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The Workweek: A Round-Up of Labor Market Links for the Week Ending 7/29/17


Welcome back to The Workweek, the Indeed Hiring Lab’s round-up of the latest research, news, and perspectives that made us think deeply or differently about the labor market this week. It’s your guide to the most important new insights about work.

Here are our picks for this week:

The Virtuous Cycle of Rising Productivity and Economic Growth

Standard economic theory treats productivity growth as a magical improvement over time in the amount of goods and services put out for each hour worked. And, since the Industrial Revolution, economies have gotten attached to this ever-increasing ability to churn out stuff.  But what if productivity gains aren’t quite so magical? Suppose instead of just being an important factor for determining the economy’s overall growth rate, they’re also directly affected by that rate of growth? That potential feedback loop suggests that the predominant pessimistic view on future US economic growth might be misguided. According to new research from the Roosevelt Institute, a growing economy could push companies to invest more in productivity-enhancing technology, which might spur further economic gains. Since rising productivity typically boosts wages, this could eventually mean more money in workers’ pockets. [The Upshot]

Silicon Valley and Its Cousins Still Rule the Tech Job Roost

Research on tech jobs by our own Jed Kolko found that, in the first half of 2017, just eight metro areas accounted for over a quarter of tech job postings. San Jose, aka Silicon Valley, is still dominant, but Seattle is gaining share. Notably, not all tech jobs are alike. Some are higher paying and faster growing than others, and these elite tech roles are even more heavily concentrated in the eight tech hubs. Only lower-paying tech jobs are dispersing nationally. The bottom line: The best tech jobs are still found in the tight-knit tech hub family.  [U.S. News]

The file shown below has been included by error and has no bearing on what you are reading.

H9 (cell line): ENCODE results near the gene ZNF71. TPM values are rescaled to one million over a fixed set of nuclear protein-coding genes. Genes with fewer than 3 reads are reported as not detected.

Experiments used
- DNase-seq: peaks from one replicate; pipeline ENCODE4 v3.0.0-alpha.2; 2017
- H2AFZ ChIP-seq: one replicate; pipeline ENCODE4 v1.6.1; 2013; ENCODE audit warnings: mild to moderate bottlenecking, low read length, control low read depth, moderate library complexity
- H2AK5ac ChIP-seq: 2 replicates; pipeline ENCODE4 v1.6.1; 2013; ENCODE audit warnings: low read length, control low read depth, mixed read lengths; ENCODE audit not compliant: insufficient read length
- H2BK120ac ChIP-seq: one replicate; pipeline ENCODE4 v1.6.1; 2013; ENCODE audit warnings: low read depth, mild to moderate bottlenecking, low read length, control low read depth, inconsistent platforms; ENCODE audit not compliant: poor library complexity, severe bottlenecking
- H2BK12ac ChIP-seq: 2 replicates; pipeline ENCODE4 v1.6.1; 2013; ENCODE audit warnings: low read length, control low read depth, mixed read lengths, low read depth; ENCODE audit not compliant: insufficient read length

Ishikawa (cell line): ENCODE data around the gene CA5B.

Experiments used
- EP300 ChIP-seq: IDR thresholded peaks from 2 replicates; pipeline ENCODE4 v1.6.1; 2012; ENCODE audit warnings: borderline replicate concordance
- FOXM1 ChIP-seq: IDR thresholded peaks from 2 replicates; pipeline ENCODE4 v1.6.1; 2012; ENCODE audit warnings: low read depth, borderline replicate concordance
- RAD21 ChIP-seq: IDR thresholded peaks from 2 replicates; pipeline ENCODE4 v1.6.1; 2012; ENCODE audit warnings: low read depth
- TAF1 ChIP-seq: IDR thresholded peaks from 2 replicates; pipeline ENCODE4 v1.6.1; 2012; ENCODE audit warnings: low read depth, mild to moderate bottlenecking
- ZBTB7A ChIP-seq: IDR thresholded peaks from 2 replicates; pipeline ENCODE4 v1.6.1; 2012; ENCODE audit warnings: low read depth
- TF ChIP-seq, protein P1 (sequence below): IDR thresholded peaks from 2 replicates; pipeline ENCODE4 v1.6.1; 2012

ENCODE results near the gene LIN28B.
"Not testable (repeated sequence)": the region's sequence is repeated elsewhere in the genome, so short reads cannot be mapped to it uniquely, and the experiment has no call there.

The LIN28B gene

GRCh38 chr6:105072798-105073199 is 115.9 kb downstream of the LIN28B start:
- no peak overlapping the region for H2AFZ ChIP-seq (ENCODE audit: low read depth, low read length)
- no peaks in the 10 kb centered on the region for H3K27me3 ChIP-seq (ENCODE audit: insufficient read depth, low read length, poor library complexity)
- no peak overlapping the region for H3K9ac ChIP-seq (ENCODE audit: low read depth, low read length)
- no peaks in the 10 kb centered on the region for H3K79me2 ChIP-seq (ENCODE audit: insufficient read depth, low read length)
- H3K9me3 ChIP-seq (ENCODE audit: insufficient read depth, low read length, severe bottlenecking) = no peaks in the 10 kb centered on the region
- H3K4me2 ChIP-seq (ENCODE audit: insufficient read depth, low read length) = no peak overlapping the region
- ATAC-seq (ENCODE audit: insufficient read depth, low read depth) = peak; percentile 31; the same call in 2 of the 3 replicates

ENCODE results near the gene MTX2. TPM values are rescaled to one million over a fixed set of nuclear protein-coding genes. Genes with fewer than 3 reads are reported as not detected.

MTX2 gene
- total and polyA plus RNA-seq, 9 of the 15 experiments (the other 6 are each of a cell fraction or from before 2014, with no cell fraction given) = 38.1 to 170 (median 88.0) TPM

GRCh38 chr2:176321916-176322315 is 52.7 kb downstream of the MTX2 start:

Japan Is Benefiting from ‘Womenomics’

The number of working-age Japanese is falling, so an important way to grow the economy is to draw more demographic groups into the labor force. In Japan, women represent a pool of workers that’s not fully tapped. Since 2013, the Japanese government has put in place a number of policies to encourage women to enter the workplace, initiatives that appear to be working. Japanese female labor force participation is now higher than that in the US, with the increase particularly notable among the 55–64 age group. And not only are these opportunities  paying off for the women individually—the policies are also helping the overall Japanese economy. [Quartz]

Macron Mulls Overhaul of France’s Labor Laws

Business groups often cite France’s restrictive labor laws as the cause of the nation’s high unemployment rate. They say employers hesitate to hire because job protections make it so hard to fire workers once they’re on board. The scholarly debate on the topic is more nuanced, however. Prominent research has found little evidence that moves to weaken employment regulations will change hiring behavior. France’s President Emmanuel Macron may soon provide economists with new data to test their theories. He’s looking to overhaul the country’s labor laws not by the usual route of going through parliament, but by decree. Such a gambit may allow him to accomplish something that has eluded previous French leaders—making a speedy change to labor policy.  [Bloomberg Businessweek]

Is Email Distracting From Real Work?

Are distractions like email keeping knowledge workers from tackling demanding tasks? Tim Harford, also known as the Undercover Economist, argues it’s human nature to be intimidated by hard work and lured away by easier stuff, even if we know there’s more to be gained from challenges. Email is a prime temptation—it feels like work, but typically isn’t as arduous as the assignment staring us in the face. How can people find a way to focus on what really matters? Maybe it’s to make the hard jobs seem more like email by breaking them up into bite-size pieces. [Financial Times]